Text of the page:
“But why?”, asked John.
It was a question he had been meaning to ask for a long time. It had been on the tip of his tongue for so long that it had set up a Victorian mansion and bred its own children right there. Like wine, Scotch whiskey and certain brands of cheese, the question gained potency over its long period under the wraps. For a question consisting of just two monosyllabic words, it rocked the house. It sent papers flying out through the window and made lesser mortals quiver. Heavenly powers moved the doomsday clock to within a minute of apocalypse.
The Absolute-SuperSonic Film Corporation had, over the years, established itself as one of the leading houses of the art (or what of left of it) called cinema. Their rise to the top of the industry had been powered by the iron rule of its head honcho, President M. He was rumoured to be as bad-tempered, loud and greedy as a gaggle of geese and could strip a tax-man of his wits faster than a priest could strip a choir boy.
Approximately seven and a half minutes before John released his lethal query, President M had been describing in detail the minor changes he thought would look good in the Corporation’s latest project, a musical. Apart from the usual inclusion of a cabaret and a skating ring, President M had a major bomb to drop that day.
“In our latest project, I feel we should cut out the music entirely”.
And then, John dropped his bomb. A question sure to go in to company folklore, a Prometheus-esque act, something on which the major poets would write epic tragedies. The question took the room by storm. President M quivered and dropped the beef sandwich he was munching. His secretaries took their fingers off their typewriters. Weathermen in distant weather stations checked the skies for signs of an impending thunderbolt. The security goons moved their palms to their hip holsters like one security goon.
“But why ?”, John repeated. “Why would anyone want to cut the music out of a musical ?”.
President M had an orderly mind and he classified the situation as only the fifth most worried he had been when someone asked him “but why ?”, though the top four had been screeching, delirious women. President M was stunned and momentarily tried to find an explanation.
“Because our lyricists are a bunch of doofus who cannot rhyme love with dove.They are a bunch of no goods and I do not think they should be writing anything for a movie. What good is the music ?”, asked the President impassioned. His assistants nodded and made a note of it. His secretaries were quickly back to work.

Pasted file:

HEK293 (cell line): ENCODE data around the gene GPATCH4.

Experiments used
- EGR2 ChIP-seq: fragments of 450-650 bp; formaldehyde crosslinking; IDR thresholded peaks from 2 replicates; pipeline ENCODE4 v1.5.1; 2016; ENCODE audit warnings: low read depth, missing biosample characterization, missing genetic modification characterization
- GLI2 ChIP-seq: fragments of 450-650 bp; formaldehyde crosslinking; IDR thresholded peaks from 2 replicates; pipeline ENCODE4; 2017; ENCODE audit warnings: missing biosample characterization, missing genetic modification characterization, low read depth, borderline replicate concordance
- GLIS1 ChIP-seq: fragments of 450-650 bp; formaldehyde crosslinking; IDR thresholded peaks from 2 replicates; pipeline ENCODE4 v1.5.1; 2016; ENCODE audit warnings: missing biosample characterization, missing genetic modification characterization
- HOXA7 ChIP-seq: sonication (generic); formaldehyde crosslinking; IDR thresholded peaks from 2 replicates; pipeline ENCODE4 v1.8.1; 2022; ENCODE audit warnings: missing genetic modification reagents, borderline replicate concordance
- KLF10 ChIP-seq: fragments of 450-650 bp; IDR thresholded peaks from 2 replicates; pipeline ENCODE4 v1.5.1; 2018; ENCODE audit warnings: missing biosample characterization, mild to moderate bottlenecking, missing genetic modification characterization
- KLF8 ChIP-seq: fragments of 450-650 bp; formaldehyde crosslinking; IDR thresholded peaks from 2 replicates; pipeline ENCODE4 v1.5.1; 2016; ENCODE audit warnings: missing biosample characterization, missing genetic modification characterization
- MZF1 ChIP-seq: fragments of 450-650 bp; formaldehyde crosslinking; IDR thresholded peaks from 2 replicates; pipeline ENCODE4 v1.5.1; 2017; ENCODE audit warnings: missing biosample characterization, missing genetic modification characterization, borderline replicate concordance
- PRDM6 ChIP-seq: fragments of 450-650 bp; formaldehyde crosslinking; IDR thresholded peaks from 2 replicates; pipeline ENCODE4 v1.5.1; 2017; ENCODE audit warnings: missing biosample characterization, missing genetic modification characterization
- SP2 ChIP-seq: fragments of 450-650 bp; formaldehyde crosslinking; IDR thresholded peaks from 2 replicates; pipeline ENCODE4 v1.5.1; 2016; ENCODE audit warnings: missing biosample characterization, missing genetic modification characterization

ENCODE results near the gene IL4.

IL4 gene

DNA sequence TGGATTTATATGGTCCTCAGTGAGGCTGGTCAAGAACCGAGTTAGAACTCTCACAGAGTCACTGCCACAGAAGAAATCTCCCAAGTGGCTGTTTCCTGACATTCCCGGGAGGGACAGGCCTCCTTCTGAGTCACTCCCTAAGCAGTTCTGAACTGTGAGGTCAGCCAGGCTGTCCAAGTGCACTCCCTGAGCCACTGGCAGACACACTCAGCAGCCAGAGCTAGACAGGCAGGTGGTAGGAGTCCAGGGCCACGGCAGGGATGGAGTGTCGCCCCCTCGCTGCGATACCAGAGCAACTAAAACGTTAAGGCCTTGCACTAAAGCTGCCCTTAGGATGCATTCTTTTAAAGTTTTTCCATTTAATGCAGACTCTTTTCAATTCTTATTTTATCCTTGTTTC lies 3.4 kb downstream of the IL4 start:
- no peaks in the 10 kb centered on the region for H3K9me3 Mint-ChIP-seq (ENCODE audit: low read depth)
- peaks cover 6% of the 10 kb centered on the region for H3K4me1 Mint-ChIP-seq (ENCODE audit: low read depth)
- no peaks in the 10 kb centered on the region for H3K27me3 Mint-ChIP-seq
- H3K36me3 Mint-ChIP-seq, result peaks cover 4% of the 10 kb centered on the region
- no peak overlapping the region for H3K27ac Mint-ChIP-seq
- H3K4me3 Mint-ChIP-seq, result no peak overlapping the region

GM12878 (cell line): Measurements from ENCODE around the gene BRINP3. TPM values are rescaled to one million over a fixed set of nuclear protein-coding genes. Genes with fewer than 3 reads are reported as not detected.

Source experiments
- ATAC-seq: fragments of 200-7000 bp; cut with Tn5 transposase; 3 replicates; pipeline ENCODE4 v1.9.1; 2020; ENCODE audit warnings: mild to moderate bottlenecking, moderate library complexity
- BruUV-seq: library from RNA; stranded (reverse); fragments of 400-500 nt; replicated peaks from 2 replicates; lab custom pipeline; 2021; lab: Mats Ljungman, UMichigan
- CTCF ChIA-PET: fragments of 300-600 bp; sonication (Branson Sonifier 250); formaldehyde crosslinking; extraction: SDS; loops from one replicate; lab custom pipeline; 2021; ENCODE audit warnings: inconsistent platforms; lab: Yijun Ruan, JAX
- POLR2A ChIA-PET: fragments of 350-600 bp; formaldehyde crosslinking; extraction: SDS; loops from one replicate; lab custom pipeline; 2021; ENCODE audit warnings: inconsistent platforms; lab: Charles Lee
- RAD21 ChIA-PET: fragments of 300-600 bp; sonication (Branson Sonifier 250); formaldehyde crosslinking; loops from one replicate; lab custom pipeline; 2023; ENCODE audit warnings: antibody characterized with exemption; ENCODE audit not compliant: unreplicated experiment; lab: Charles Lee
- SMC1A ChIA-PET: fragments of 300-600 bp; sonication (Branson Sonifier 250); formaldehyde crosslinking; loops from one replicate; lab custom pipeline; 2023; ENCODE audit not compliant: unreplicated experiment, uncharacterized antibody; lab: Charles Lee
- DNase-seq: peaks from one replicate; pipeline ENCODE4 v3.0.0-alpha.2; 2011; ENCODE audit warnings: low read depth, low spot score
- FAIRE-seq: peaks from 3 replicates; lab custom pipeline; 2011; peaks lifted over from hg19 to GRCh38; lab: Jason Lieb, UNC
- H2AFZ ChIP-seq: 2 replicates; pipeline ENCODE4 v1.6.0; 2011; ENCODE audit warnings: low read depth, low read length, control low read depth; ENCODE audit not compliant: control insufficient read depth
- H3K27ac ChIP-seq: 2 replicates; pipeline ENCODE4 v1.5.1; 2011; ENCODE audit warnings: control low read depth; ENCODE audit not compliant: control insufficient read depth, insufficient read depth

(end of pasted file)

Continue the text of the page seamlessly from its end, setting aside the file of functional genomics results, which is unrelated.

“But how do you make a musical without music ?”, persisted John.
“Let me ask you, young man. How is our music different from the scores of scores you hear elsewhere? What sets it apart? Where is the USP ?”.
The assistants got down on the floor in search of the USP. The attender pulled out the drawers to check for the elusive item. The cry “Where is the USP” rang throughout the room and some of it even managed to seep out through the windows, doors and the ventilation. Everyone was wonder struck at how emphatically the president put it.
“Where is the USP ?”, he bellowed and beamed, ecstatic at yet another victory at a verbal duel.
John could feel retort after retort avalanching themselves on the tip of his tongue. He knew he should let them out. He wanted to. He loved music and musicals. But it was President M who signed the cheques. The thought of further risking the displeasure and being summarily dismissed appalled him. For there is no spiritual anguish like that of a man who, having grown accustomed to opening the crackling envelope at the end of each month and fingering the warm cheque, reaches out one day and finds it is not there. The thought of Absolute-SuperSonic ceasing to be a fountain of gold and becoming just a rather portly man with a awful sideburns turned his spine to jelly. Maybe he would go down in history as the company’s Boswell’s clergyman. Fragmentary, pale, momentary; almost nothing. Meekly, he inherited his seat.
John swallowed the retorts knocking on his teeth. They were many in number. Hire new lyricists if the current crop is bad. Throw money at it. Improve the settings and theme of the projects. What about the previous musicals the company released? Were not they created by the same team? How will the critics view the current releases we have when they learn that the music has been disbanded? Create an USP for itself. Do something. Do not take the easy way out. Do something to keep the music.
Wiser counsels prevailed and John retreated to studying his fingernails as President M rambled on about the need for sensuous passion in the next project.